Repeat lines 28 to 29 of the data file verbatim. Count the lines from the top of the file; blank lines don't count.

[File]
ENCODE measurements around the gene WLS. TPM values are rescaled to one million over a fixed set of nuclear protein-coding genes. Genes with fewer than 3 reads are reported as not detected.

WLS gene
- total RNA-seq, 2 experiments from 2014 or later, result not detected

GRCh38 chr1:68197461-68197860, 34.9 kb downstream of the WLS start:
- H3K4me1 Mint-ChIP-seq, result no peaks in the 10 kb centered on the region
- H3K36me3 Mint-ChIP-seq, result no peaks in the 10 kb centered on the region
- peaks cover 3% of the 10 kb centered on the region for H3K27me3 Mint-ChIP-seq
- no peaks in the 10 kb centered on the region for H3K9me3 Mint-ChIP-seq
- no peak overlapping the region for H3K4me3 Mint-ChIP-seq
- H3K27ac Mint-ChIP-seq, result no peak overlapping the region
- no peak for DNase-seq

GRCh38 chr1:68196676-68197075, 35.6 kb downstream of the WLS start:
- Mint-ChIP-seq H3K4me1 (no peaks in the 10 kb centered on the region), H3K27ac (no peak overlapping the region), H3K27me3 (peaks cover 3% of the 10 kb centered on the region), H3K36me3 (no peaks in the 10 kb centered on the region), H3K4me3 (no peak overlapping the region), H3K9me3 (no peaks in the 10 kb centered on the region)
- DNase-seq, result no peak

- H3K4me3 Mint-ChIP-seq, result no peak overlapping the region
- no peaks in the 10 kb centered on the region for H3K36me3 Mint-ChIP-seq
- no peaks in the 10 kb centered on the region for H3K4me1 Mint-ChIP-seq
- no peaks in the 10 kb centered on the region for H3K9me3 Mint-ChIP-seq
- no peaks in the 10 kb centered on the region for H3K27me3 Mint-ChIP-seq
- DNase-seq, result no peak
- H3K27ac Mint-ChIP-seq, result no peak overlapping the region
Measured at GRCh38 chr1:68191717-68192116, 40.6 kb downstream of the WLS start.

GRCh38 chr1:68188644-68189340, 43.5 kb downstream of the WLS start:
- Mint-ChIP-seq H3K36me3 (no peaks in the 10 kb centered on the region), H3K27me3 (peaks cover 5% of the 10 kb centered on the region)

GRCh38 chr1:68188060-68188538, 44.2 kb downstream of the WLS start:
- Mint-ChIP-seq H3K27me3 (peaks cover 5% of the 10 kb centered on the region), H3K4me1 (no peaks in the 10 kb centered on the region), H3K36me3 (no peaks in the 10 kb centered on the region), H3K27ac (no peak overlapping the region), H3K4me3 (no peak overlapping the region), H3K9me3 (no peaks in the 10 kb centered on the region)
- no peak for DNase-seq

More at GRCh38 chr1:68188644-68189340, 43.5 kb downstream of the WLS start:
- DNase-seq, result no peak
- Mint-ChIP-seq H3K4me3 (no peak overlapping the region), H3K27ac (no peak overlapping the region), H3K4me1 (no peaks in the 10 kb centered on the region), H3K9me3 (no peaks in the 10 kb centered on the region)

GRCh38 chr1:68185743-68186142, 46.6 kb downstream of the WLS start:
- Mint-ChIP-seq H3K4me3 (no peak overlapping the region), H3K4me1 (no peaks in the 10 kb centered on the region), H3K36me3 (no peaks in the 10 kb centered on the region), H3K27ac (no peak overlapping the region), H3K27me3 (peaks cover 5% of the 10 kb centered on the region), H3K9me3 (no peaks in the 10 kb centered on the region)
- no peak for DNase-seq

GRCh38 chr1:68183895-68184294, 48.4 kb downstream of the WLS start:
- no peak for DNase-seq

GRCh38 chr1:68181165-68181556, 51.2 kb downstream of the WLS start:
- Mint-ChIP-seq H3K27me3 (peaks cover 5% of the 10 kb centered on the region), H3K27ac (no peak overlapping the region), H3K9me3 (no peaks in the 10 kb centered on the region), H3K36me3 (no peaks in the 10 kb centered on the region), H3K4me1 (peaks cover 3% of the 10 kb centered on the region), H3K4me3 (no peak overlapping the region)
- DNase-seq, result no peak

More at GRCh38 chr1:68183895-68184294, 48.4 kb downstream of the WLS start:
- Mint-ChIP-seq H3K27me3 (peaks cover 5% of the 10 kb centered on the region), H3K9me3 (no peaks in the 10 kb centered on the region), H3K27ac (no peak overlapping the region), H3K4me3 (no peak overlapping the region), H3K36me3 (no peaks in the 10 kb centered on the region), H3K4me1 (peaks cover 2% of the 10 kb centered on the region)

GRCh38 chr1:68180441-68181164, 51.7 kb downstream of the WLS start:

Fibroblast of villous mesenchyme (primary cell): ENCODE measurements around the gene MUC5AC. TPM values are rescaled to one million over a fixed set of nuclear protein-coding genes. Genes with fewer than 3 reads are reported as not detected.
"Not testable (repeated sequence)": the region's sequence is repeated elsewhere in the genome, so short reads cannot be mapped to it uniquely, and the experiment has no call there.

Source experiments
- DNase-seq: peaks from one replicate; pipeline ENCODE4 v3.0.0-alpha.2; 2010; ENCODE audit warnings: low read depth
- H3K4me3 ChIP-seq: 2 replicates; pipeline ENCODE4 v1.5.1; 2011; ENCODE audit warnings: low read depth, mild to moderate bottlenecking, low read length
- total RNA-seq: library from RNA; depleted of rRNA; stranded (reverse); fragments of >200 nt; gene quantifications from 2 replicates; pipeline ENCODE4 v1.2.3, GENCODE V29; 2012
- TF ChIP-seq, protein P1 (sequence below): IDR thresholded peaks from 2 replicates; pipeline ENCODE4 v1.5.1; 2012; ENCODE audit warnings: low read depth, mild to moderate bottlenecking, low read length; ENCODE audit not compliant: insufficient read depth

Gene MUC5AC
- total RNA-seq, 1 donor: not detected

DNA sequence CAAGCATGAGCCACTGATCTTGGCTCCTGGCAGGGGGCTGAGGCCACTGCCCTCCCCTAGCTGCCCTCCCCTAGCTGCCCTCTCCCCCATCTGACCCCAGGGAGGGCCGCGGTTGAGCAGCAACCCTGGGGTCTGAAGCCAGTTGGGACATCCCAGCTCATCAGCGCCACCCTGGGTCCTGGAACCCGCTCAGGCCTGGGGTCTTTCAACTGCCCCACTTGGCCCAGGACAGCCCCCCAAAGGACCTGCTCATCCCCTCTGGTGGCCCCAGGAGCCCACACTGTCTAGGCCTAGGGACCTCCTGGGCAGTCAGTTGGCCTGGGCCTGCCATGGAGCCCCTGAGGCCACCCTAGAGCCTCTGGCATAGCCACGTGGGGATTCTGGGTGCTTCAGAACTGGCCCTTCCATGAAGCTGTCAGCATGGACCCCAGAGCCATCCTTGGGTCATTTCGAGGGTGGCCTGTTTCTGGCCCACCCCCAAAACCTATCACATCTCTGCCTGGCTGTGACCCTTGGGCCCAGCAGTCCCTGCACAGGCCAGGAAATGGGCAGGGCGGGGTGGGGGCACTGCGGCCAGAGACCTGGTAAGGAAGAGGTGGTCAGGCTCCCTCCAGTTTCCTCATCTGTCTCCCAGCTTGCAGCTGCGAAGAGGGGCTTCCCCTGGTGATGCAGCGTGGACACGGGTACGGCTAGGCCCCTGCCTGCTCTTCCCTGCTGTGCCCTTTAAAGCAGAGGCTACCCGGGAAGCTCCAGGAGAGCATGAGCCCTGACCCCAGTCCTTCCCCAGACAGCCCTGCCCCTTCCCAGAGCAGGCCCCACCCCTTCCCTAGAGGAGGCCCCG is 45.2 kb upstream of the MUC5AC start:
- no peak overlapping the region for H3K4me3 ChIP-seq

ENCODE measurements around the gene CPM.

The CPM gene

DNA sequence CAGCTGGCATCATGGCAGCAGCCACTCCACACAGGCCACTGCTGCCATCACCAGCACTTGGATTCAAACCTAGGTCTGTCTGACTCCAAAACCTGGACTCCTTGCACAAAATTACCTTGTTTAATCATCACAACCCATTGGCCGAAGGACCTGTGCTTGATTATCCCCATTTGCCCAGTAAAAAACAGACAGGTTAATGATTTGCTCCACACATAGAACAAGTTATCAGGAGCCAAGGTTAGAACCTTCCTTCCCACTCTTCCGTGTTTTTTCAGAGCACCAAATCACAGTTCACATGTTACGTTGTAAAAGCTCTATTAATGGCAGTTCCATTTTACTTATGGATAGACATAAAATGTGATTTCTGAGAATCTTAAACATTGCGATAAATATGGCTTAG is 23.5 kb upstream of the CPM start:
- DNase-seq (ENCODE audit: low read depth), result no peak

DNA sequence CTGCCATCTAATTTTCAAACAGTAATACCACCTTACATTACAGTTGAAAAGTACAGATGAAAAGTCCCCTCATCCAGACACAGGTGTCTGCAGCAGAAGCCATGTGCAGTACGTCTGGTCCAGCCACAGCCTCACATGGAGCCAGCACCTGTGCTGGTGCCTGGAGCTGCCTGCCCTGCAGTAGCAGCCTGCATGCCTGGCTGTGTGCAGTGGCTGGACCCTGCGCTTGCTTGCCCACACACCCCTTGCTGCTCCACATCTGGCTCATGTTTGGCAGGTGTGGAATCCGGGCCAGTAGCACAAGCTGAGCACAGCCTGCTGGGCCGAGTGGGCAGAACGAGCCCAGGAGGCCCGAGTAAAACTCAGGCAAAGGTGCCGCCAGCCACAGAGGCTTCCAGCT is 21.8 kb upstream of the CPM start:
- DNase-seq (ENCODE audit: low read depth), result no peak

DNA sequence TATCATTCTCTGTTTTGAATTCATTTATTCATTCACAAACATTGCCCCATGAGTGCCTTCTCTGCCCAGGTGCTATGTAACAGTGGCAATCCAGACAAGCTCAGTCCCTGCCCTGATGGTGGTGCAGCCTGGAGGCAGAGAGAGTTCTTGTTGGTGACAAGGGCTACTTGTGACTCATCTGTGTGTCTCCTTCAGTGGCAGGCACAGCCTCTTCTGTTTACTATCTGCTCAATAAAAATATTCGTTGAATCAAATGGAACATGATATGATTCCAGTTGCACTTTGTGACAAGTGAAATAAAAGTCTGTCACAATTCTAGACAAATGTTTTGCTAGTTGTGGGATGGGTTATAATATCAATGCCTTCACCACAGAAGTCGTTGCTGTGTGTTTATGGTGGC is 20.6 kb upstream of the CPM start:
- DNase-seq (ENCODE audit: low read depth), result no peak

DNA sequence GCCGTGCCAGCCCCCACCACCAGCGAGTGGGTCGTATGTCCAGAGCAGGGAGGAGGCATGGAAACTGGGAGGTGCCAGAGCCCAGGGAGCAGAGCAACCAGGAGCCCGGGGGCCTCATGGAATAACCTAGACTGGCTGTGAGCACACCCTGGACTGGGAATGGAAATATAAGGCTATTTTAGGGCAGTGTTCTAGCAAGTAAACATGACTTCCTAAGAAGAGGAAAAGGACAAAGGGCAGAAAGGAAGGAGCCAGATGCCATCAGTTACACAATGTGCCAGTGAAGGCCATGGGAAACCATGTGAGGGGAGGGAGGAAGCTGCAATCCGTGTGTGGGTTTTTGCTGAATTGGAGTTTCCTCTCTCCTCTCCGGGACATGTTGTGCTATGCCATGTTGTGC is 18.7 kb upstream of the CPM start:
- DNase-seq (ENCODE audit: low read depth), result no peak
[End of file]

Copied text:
More at GRCh38 chr1:68188644-68189340, 43.5 kb downstream of the WLS start:
- DNase-seq, result no peak